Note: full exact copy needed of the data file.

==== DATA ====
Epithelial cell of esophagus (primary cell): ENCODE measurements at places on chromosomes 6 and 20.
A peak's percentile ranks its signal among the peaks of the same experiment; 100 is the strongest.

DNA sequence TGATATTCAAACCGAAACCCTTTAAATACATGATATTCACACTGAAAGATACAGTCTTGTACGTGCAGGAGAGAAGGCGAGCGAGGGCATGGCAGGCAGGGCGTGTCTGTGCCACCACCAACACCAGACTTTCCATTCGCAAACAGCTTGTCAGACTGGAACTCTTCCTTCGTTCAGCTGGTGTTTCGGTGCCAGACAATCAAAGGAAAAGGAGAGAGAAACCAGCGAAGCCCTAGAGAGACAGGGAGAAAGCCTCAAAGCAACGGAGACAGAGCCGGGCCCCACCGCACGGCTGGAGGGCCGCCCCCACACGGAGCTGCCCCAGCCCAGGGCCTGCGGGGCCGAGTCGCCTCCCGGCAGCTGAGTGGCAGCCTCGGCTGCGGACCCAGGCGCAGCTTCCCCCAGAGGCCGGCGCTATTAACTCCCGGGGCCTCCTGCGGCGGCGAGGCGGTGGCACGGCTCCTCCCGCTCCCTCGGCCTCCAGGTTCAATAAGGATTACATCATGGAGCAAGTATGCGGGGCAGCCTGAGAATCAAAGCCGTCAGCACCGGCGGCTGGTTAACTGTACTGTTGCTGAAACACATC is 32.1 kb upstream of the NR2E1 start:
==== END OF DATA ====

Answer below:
Epithelial cell of esophagus (primary cell): ENCODE measurements at places on chromosomes 6 and 20.
A peak's percentile ranks its signal among the peaks of the same experiment; 100 is the strongest.

DNA sequence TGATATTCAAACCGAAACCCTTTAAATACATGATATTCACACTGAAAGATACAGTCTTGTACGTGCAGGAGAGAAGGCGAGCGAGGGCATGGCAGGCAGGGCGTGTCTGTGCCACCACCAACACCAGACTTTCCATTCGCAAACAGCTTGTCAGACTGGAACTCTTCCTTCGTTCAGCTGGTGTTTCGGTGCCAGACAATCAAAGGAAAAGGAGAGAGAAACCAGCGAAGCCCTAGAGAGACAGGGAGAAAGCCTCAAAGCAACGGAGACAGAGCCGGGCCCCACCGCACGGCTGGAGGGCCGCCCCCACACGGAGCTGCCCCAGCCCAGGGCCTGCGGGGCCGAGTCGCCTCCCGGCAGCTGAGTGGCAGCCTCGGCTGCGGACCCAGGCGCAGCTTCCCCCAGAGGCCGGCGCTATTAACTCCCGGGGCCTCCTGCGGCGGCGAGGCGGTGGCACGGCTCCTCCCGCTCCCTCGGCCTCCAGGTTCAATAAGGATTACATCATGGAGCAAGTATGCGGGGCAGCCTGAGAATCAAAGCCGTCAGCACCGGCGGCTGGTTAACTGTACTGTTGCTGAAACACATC is 32.1 kb upstream of the NR2E1 start: